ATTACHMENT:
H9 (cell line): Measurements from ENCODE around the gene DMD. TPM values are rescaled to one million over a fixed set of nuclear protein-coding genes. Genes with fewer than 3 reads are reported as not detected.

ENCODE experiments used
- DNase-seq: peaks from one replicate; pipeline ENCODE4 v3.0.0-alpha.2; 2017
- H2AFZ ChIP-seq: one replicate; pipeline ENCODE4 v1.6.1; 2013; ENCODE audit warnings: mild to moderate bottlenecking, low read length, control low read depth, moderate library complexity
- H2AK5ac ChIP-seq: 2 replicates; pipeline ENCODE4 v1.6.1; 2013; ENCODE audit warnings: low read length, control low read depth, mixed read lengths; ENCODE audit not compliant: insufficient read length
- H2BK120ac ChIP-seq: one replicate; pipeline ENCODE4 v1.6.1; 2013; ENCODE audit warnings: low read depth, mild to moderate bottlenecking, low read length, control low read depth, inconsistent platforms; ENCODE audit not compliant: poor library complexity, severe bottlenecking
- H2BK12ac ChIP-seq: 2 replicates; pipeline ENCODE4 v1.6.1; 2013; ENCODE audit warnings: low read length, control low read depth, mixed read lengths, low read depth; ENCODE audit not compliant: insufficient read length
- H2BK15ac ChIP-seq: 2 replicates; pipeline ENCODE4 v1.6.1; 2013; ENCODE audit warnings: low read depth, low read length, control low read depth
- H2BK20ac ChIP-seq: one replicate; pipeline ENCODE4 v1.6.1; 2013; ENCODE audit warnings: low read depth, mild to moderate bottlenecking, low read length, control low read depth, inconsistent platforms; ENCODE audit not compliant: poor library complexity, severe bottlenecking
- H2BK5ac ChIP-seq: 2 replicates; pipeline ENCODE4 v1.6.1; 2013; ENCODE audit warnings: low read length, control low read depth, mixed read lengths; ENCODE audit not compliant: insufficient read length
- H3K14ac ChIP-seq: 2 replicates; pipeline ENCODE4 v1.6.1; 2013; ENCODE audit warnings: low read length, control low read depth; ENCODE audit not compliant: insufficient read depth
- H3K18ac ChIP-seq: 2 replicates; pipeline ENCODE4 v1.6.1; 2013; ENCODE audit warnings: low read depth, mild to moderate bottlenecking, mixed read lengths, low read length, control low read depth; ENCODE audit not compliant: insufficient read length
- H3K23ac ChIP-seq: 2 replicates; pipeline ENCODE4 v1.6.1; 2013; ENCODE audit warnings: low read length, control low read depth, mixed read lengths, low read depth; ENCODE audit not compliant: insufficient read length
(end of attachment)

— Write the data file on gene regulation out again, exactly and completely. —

H9 (cell line): Measurements from ENCODE around the gene DMD. TPM values are rescaled to one million over a fixed set of nuclear protein-coding genes. Genes with fewer than 3 reads are reported as not detected.

ENCODE experiments used
- DNase-seq: peaks from one replicate; pipeline ENCODE4 v3.0.0-alpha.2; 2017
- H2AFZ ChIP-seq: one replicate; pipeline ENCODE4 v1.6.1; 2013; ENCODE audit warnings: mild to moderate bottlenecking, low read length, control low read depth, moderate library complexity
- H2AK5ac ChIP-seq: 2 replicates; pipeline ENCODE4 v1.6.1; 2013; ENCODE audit warnings: low read length, control low read depth, mixed read lengths; ENCODE audit not compliant: insufficient read length
- H2BK120ac ChIP-seq: one replicate; pipeline ENCODE4 v1.6.1; 2013; ENCODE audit warnings: low read depth, mild to moderate bottlenecking, low read length, control low read depth, inconsistent platforms; ENCODE audit not compliant: poor library complexity, severe bottlenecking
- H2BK12ac ChIP-seq: 2 replicates; pipeline ENCODE4 v1.6.1; 2013; ENCODE audit warnings: low read length, control low read depth, mixed read lengths, low read depth; ENCODE audit not compliant: insufficient read length
- H2BK15ac ChIP-seq: 2 replicates; pipeline ENCODE4 v1.6.1; 2013; ENCODE audit warnings: low read depth, low read length, control low read depth
- H2BK20ac ChIP-seq: one replicate; pipeline ENCODE4 v1.6.1; 2013; ENCODE audit warnings: low read depth, mild to moderate bottlenecking, low read length, control low read depth, inconsistent platforms; ENCODE audit not compliant: poor library complexity, severe bottlenecking
- H2BK5ac ChIP-seq: 2 replicates; pipeline ENCODE4 v1.6.1; 2013; ENCODE audit warnings: low read length, control low read depth, mixed read lengths; ENCODE audit not compliant: insufficient read length
- H3K14ac ChIP-seq: 2 replicates; pipeline ENCODE4 v1.6.1; 2013; ENCODE audit warnings: low read length, control low read depth; ENCODE audit not compliant: insufficient read depth
- H3K18ac ChIP-seq: 2 replicates; pipeline ENCODE4 v1.6.1; 2013; ENCODE audit warnings: low read depth, mild to moderate bottlenecking, mixed read lengths, low read length, control low read depth; ENCODE audit not compliant: insufficient read length
- H3K23ac ChIP-seq: 2 replicates; pipeline ENCODE4 v1.6.1; 2013; ENCODE audit warnings: low read length, control low read depth, mixed read lengths, low read depth; ENCODE audit not compliant: insufficient read length